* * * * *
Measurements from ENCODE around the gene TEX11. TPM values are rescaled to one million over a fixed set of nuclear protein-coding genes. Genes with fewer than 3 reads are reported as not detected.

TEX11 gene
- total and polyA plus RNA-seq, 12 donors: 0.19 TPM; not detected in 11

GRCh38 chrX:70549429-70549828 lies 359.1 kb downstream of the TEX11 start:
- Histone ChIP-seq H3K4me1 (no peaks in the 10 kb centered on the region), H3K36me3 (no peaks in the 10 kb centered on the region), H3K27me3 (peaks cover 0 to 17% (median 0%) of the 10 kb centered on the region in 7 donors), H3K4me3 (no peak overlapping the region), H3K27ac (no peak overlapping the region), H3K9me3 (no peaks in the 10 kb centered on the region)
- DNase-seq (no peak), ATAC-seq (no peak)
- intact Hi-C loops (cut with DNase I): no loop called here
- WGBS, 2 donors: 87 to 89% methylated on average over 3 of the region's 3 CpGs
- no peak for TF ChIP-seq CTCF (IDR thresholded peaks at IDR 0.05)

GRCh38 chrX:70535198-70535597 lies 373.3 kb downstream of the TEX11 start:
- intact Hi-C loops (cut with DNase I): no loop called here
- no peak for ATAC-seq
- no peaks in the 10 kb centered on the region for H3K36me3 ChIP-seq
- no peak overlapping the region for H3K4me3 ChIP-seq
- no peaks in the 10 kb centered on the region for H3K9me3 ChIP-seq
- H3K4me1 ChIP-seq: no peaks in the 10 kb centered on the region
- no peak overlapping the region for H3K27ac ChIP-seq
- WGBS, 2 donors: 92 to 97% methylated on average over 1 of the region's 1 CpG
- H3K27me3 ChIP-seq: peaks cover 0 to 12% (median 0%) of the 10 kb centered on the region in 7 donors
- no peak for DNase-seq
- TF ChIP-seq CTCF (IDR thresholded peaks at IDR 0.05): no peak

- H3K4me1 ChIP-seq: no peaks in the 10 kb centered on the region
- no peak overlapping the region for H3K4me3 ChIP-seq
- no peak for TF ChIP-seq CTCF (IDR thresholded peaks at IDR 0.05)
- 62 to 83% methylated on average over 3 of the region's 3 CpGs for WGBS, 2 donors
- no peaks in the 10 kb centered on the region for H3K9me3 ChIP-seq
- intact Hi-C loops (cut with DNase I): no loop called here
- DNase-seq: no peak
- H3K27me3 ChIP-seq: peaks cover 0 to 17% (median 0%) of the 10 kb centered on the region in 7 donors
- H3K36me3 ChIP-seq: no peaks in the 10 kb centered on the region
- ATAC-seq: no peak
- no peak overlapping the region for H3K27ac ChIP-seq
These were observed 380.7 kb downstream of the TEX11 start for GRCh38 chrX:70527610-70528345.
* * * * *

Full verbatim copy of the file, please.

Measurements from ENCODE around the gene TEX11. TPM values are rescaled to one million over a fixed set of nuclear protein-coding genes. Genes with fewer than 3 reads are reported as not detected.

TEX11 gene
- total and polyA plus RNA-seq, 12 donors: 0.19 TPM; not detected in 11

GRCh38 chrX:70549429-70549828 lies 359.1 kb downstream of the TEX11 start:
- Histone ChIP-seq H3K4me1 (no peaks in the 10 kb centered on the region), H3K36me3 (no peaks in the 10 kb centered on the region), H3K27me3 (peaks cover 0 to 17% (median 0%) of the 10 kb centered on the region in 7 donors), H3K4me3 (no peak overlapping the region), H3K27ac (no peak overlapping the region), H3K9me3 (no peaks in the 10 kb centered on the region)
- DNase-seq (no peak), ATAC-seq (no peak)
- intact Hi-C loops (cut with DNase I): no loop called here
- WGBS, 2 donors: 87 to 89% methylated on average over 3 of the region's 3 CpGs
- no peak for TF ChIP-seq CTCF (IDR thresholded peaks at IDR 0.05)

GRCh38 chrX:70535198-70535597 lies 373.3 kb downstream of the TEX11 start:
- intact Hi-C loops (cut with DNase I): no loop called here
- no peak for ATAC-seq
- no peaks in the 10 kb centered on the region for H3K36me3 ChIP-seq
- no peak overlapping the region for H3K4me3 ChIP-seq
- no peaks in the 10 kb centered on the region for H3K9me3 ChIP-seq
- H3K4me1 ChIP-seq: no peaks in the 10 kb centered on the region
- no peak overlapping the region for H3K27ac ChIP-seq
- WGBS, 2 donors: 92 to 97% methylated on average over 1 of the region's 1 CpG
- H3K27me3 ChIP-seq: peaks cover 0 to 12% (median 0%) of the 10 kb centered on the region in 7 donors
- no peak for DNase-seq
- TF ChIP-seq CTCF (IDR thresholded peaks at IDR 0.05): no peak

- H3K4me1 ChIP-seq: no peaks in the 10 kb centered on the region
- no peak overlapping the region for H3K4me3 ChIP-seq
- no peak for TF ChIP-seq CTCF (IDR thresholded peaks at IDR 0.05)
- 62 to 83% methylated on average over 3 of the region's 3 CpGs for WGBS, 2 donors
- no peaks in the 10 kb centered on the region for H3K9me3 ChIP-seq
- intact Hi-C loops (cut with DNase I): no loop called here
- DNase-seq: no peak
- H3K27me3 ChIP-seq: peaks cover 0 to 17% (median 0%) of the 10 kb centered on the region in 7 donors
- H3K36me3 ChIP-seq: no peaks in the 10 kb centered on the region
- ATAC-seq: no peak
- no peak overlapping the region for H3K27ac ChIP-seq
These were observed 380.7 kb downstream of the TEX11 start for GRCh38 chrX:70527610-70528345.